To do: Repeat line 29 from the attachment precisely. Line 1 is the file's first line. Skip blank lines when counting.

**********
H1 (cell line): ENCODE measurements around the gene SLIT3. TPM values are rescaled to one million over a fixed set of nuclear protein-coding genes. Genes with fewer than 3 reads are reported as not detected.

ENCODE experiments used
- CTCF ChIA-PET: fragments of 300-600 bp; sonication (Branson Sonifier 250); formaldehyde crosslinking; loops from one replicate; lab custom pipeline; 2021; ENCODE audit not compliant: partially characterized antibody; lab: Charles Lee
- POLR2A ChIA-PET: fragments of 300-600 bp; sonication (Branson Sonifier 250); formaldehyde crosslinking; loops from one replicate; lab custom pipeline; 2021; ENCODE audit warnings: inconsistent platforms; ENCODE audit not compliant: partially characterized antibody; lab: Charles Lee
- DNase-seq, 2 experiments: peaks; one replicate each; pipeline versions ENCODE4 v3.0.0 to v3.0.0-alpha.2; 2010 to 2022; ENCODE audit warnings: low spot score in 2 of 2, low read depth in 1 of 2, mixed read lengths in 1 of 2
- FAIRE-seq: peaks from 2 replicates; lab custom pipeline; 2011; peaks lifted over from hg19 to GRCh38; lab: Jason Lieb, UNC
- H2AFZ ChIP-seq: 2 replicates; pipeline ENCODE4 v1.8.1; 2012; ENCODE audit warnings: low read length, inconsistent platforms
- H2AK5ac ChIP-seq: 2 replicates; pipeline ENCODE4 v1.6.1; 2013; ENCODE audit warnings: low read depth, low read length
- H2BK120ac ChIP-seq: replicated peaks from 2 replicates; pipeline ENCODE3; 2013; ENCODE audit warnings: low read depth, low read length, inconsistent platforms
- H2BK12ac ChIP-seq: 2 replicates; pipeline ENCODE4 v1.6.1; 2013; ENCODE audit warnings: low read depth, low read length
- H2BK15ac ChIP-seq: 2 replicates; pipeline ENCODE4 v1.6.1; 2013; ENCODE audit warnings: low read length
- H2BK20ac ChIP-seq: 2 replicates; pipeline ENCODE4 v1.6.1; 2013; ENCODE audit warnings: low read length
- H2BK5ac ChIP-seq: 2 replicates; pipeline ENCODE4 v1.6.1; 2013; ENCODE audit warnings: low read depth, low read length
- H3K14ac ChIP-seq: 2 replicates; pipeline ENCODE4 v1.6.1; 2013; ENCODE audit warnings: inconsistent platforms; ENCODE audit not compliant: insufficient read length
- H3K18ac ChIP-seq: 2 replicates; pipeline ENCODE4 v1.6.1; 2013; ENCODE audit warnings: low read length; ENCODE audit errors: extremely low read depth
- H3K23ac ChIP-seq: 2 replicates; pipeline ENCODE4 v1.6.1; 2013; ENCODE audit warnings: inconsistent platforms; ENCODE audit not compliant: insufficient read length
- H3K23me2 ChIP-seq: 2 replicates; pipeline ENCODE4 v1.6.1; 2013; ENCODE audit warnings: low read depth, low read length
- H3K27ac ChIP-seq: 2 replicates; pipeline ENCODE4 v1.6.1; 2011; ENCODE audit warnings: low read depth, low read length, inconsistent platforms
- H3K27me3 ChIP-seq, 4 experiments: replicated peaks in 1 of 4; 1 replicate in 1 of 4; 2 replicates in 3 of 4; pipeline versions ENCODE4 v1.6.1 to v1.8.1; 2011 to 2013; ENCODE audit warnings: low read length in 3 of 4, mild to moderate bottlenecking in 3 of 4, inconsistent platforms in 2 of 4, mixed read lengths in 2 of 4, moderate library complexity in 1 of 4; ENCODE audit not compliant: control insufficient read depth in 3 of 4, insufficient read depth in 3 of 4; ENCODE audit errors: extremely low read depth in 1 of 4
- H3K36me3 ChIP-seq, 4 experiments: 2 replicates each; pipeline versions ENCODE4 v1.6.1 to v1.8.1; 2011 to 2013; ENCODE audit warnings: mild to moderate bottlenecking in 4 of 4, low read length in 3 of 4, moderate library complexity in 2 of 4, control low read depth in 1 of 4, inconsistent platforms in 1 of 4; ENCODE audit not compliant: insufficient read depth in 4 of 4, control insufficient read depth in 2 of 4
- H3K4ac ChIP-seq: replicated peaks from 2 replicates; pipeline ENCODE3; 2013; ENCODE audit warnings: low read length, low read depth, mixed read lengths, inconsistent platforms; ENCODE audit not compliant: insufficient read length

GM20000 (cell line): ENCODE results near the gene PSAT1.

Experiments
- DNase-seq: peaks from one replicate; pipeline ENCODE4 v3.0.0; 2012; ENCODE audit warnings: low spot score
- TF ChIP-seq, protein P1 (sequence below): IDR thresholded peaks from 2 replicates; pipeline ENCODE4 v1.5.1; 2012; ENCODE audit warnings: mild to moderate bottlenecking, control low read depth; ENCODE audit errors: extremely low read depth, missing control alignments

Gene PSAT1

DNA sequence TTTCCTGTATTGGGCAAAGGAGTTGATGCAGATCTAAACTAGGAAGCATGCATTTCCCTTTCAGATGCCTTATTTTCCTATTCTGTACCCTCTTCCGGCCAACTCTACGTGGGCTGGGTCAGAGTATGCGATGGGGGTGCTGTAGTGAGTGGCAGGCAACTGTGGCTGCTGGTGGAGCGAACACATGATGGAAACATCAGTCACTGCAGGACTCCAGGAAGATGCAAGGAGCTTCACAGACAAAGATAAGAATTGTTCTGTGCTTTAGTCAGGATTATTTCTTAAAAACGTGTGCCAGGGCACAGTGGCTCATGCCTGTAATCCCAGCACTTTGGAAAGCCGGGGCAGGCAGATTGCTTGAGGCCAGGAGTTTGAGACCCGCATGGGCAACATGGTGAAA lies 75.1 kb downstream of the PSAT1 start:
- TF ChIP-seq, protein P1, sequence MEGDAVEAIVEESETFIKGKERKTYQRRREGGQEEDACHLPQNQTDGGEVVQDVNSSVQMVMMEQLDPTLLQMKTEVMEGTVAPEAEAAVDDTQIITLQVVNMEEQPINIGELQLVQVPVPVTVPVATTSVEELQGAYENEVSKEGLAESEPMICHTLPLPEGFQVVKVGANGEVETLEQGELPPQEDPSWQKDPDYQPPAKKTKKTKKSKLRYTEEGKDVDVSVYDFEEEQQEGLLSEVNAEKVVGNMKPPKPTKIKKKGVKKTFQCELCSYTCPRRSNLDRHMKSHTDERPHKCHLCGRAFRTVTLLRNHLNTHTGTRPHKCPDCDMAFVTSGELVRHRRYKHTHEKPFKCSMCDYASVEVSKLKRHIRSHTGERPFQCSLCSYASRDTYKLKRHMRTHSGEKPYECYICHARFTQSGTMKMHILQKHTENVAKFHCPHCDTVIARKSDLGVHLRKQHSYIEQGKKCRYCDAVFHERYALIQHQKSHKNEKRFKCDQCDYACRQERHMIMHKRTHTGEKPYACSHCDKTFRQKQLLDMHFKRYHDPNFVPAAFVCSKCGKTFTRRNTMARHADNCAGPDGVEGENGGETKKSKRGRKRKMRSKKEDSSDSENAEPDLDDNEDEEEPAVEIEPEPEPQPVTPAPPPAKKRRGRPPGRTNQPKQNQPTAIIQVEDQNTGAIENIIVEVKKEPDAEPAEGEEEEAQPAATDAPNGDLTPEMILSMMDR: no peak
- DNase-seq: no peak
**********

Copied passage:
- DNase-seq: no peak